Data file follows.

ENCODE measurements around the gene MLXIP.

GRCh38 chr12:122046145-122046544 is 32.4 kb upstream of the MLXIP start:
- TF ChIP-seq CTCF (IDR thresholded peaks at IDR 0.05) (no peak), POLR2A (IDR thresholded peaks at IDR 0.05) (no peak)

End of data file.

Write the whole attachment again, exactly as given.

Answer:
ENCODE measurements around the gene MLXIP.

GRCh38 chr12:122046145-122046544 is 32.4 kb upstream of the MLXIP start:
- TF ChIP-seq CTCF (IDR thresholded peaks at IDR 0.05) (no peak), POLR2A (IDR thresholded peaks at IDR 0.05) (no peak)